Excerpt from the original article.
Every day around 9:30 a.m., Chef David Bruno would release us from lecture and into the kitchen, a gleaming space stocked with everything a home cook could ever want: heaps of onions and garlic, racks of skillets and saucepans, fridges full of dairy products and fresh herbs, four different kinds of flour, graters and measuring cups and mixers of every size.
Each student had a station with a large wooden cutting board and a couple of chef’s knives; we shared gas stoves and convection ovens huddled together in the middle of the kitchen. Some of the day’s ingredients were stowed away in our personal fridges; many things we had to hunt for, including our own equipment and tools.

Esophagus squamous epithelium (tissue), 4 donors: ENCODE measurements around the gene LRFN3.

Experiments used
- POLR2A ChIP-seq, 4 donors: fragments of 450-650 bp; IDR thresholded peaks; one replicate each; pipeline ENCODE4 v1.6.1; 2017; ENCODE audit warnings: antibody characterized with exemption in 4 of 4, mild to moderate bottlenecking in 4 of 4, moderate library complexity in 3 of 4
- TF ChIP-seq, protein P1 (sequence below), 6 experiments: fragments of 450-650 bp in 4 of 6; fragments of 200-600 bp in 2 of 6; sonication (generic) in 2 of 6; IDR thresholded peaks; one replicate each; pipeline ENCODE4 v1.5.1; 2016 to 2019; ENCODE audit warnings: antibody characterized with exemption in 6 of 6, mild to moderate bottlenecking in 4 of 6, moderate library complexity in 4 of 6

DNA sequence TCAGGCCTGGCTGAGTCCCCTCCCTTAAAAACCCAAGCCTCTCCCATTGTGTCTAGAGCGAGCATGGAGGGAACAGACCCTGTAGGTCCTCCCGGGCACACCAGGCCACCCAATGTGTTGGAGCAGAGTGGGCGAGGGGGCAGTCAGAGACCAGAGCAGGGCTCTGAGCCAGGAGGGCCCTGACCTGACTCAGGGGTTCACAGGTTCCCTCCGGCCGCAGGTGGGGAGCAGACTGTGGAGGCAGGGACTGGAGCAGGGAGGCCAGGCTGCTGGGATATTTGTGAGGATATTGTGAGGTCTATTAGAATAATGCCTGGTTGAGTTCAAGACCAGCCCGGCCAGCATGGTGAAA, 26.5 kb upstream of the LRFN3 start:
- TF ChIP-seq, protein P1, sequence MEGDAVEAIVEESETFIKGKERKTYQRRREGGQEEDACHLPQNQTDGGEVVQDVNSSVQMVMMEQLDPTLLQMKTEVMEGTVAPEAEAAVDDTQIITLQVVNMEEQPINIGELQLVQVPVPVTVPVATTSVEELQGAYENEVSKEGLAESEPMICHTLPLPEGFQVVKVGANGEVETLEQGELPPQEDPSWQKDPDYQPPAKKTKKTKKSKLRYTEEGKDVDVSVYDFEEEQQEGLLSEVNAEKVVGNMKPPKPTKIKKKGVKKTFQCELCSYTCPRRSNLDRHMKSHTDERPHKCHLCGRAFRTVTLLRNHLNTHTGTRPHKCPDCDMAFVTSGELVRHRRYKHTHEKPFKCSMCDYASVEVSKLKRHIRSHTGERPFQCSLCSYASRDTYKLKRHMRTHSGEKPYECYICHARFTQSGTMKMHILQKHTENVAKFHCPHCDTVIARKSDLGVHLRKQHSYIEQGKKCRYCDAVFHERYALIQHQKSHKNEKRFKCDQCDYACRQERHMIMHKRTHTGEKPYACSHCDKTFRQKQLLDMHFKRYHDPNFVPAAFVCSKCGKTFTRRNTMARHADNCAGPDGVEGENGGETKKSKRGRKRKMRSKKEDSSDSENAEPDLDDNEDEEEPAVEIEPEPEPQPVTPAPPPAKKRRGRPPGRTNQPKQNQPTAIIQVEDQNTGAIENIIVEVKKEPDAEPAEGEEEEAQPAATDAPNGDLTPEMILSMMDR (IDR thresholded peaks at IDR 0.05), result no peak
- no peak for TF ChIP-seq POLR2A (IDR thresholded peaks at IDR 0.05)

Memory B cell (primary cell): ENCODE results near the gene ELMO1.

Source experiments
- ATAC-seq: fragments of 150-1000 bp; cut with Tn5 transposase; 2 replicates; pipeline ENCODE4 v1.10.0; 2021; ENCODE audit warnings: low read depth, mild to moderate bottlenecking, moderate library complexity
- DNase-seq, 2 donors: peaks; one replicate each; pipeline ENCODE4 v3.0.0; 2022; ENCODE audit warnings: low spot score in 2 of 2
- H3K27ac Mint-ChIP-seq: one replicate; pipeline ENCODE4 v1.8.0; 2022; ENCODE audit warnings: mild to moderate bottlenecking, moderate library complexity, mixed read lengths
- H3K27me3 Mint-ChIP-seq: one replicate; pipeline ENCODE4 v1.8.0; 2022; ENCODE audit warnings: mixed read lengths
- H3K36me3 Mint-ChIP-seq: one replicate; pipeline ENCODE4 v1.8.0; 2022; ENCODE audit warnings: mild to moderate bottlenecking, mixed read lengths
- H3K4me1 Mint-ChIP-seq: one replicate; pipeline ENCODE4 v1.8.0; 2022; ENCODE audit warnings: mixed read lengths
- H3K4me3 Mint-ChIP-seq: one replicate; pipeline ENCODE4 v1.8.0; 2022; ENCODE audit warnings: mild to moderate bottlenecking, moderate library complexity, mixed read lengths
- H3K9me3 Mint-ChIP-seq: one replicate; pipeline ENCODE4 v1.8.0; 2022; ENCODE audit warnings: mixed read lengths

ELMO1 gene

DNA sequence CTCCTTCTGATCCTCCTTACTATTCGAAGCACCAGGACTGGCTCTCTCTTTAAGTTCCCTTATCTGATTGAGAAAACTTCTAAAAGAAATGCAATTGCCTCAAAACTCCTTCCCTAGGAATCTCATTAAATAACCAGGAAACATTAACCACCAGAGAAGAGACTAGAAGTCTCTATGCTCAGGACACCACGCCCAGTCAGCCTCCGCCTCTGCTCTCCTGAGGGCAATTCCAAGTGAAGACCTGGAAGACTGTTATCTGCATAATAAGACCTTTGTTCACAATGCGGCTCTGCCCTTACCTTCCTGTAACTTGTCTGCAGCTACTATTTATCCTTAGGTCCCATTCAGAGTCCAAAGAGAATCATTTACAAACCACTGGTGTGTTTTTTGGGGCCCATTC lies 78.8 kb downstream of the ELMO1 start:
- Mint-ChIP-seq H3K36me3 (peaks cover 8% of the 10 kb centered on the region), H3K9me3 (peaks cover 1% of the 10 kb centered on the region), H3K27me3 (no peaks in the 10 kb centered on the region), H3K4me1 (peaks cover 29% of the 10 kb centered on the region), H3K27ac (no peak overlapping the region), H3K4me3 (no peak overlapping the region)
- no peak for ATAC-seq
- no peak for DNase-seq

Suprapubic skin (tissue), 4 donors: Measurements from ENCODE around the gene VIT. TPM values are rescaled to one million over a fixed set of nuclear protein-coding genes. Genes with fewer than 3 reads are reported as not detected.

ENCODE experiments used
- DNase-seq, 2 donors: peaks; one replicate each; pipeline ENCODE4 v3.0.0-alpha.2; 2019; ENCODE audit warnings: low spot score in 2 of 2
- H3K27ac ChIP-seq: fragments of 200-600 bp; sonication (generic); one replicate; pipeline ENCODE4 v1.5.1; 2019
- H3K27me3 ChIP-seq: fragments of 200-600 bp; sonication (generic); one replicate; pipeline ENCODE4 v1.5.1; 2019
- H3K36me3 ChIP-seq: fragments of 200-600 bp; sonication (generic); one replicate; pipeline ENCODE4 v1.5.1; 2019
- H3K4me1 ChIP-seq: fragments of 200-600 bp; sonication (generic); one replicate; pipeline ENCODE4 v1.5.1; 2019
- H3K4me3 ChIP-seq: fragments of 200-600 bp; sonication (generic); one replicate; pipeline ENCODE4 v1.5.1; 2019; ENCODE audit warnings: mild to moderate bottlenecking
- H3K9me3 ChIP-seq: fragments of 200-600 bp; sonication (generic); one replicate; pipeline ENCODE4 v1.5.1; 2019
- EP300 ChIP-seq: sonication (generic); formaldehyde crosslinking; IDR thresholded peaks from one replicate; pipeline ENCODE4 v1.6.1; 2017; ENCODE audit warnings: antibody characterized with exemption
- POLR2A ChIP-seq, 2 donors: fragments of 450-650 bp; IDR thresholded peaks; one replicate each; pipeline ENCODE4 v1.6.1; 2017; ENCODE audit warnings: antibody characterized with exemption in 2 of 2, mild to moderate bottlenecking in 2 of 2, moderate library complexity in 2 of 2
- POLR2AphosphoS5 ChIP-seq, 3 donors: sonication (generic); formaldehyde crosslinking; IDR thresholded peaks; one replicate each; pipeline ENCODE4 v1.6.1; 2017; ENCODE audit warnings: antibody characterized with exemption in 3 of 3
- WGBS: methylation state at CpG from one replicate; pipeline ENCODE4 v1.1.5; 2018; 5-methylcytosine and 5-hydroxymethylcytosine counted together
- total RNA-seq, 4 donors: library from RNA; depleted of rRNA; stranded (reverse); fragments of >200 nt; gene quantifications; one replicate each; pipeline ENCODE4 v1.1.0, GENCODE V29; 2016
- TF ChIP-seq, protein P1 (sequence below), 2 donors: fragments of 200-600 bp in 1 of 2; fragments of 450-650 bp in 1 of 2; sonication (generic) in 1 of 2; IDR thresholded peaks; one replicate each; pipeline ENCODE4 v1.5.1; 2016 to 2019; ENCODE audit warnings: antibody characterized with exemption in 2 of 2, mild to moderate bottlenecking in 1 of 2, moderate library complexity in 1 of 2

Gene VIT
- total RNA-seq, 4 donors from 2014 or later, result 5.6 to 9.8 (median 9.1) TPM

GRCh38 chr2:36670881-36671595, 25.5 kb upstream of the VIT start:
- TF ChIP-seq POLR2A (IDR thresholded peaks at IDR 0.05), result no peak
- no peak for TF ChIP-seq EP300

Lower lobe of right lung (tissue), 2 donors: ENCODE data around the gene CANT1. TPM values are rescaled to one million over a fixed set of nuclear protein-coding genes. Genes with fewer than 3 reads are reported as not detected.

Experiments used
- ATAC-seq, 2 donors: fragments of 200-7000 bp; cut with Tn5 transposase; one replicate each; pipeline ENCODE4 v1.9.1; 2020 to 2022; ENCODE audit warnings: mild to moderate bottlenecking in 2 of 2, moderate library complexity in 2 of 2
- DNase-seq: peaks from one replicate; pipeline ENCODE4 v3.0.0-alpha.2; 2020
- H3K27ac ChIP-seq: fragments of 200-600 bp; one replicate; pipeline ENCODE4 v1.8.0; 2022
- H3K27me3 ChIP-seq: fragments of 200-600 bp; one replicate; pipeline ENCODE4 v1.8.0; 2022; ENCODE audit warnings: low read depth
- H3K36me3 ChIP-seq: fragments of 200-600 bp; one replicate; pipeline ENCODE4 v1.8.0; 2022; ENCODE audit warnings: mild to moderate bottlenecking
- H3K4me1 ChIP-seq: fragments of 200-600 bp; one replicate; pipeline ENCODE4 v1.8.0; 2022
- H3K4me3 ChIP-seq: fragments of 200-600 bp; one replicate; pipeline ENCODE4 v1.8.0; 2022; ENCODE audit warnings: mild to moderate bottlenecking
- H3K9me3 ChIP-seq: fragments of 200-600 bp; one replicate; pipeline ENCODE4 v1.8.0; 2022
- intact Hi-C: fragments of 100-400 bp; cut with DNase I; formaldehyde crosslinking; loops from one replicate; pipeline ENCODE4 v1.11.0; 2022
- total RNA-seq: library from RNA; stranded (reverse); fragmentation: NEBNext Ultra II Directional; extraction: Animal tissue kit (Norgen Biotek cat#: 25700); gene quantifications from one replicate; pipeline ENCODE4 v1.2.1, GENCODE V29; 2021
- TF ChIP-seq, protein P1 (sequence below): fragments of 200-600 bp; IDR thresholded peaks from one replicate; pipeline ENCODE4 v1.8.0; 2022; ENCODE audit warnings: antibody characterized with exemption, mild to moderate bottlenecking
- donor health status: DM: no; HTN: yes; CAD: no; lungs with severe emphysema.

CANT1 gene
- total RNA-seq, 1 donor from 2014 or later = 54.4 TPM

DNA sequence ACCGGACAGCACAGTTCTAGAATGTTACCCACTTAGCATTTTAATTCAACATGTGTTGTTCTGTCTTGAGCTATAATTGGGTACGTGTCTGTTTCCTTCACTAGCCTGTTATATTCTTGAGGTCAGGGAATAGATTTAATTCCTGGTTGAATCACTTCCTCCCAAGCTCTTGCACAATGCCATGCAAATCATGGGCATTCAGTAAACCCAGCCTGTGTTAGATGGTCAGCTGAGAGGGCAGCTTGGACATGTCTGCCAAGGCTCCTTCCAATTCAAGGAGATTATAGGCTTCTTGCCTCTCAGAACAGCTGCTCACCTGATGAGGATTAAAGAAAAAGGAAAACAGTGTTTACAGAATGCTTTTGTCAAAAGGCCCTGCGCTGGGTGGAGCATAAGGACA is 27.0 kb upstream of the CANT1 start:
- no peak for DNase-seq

CIA students tasked with helping us would swoop around, anticipating our needs like total pros. By the second day, the kitchen felt like our domain. I minced and sautéed with verve and Chef Bruno’s “Cooking is all about mastering time and temperature,” mantra echoing in my head. I began to wonder how I’d ever go back to using an electric stove.